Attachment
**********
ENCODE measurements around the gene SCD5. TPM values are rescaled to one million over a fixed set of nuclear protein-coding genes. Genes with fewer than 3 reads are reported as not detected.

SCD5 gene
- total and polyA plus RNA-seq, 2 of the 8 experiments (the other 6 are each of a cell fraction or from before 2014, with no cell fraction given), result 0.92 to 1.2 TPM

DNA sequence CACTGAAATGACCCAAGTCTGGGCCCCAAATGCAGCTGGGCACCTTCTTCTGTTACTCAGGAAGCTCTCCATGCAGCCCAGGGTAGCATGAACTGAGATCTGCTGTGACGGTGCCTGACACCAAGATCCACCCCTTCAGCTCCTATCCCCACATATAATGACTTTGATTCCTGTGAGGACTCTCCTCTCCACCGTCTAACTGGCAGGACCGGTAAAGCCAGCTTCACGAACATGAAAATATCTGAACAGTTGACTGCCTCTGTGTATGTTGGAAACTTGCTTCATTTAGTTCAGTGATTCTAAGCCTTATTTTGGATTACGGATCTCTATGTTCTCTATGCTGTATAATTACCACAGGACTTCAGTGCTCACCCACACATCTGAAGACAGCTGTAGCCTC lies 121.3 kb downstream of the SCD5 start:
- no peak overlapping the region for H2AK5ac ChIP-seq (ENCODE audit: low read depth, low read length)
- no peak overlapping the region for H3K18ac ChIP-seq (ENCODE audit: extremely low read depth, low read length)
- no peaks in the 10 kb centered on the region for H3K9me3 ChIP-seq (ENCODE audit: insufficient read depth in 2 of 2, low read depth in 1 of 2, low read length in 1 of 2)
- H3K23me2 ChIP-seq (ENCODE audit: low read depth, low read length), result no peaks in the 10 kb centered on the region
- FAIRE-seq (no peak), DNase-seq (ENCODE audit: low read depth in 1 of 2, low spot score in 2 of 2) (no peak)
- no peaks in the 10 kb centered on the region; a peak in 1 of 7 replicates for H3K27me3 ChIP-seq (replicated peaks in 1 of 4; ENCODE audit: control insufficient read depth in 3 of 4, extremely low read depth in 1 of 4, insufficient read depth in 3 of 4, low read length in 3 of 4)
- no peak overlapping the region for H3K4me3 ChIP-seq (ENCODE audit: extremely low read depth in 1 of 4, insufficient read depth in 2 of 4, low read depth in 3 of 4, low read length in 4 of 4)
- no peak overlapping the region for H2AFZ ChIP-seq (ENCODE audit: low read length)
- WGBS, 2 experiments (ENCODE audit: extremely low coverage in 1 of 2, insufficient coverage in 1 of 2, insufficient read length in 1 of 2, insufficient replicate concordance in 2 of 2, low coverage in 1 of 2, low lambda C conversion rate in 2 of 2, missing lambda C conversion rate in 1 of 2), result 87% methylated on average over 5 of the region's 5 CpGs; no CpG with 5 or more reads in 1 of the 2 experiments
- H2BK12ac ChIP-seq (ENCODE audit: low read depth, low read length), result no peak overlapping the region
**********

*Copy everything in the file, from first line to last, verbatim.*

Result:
ENCODE measurements around the gene SCD5. TPM values are rescaled to one million over a fixed set of nuclear protein-coding genes. Genes with fewer than 3 reads are reported as not detected.

SCD5 gene
- total and polyA plus RNA-seq, 2 of the 8 experiments (the other 6 are each of a cell fraction or from before 2014, with no cell fraction given), result 0.92 to 1.2 TPM

DNA sequence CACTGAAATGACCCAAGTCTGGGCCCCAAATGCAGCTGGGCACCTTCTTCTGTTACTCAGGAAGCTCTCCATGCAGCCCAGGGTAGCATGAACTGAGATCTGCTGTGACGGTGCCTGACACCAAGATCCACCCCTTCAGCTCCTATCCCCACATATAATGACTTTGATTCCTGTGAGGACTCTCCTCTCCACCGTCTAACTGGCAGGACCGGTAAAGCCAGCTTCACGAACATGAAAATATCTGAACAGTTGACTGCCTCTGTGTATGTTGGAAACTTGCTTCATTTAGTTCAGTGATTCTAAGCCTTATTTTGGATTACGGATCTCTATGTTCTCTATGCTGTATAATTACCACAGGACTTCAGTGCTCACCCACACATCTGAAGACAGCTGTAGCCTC lies 121.3 kb downstream of the SCD5 start:
- no peak overlapping the region for H2AK5ac ChIP-seq (ENCODE audit: low read depth, low read length)
- no peak overlapping the region for H3K18ac ChIP-seq (ENCODE audit: extremely low read depth, low read length)
- no peaks in the 10 kb centered on the region for H3K9me3 ChIP-seq (ENCODE audit: insufficient read depth in 2 of 2, low read depth in 1 of 2, low read length in 1 of 2)
- H3K23me2 ChIP-seq (ENCODE audit: low read depth, low read length), result no peaks in the 10 kb centered on the region
- FAIRE-seq (no peak), DNase-seq (ENCODE audit: low read depth in 1 of 2, low spot score in 2 of 2) (no peak)
- no peaks in the 10 kb centered on the region; a peak in 1 of 7 replicates for H3K27me3 ChIP-seq (replicated peaks in 1 of 4; ENCODE audit: control insufficient read depth in 3 of 4, extremely low read depth in 1 of 4, insufficient read depth in 3 of 4, low read length in 3 of 4)
- no peak overlapping the region for H3K4me3 ChIP-seq (ENCODE audit: extremely low read depth in 1 of 4, insufficient read depth in 2 of 4, low read depth in 3 of 4, low read length in 4 of 4)
- no peak overlapping the region for H2AFZ ChIP-seq (ENCODE audit: low read length)
- WGBS, 2 experiments (ENCODE audit: extremely low coverage in 1 of 2, insufficient coverage in 1 of 2, insufficient read length in 1 of 2, insufficient replicate concordance in 2 of 2, low coverage in 1 of 2, low lambda C conversion rate in 2 of 2, missing lambda C conversion rate in 1 of 2), result 87% methylated on average over 5 of the region's 5 CpGs; no CpG with 5 or more reads in 1 of the 2 experiments
- H2BK12ac ChIP-seq (ENCODE audit: low read depth, low read length), result no peak overlapping the region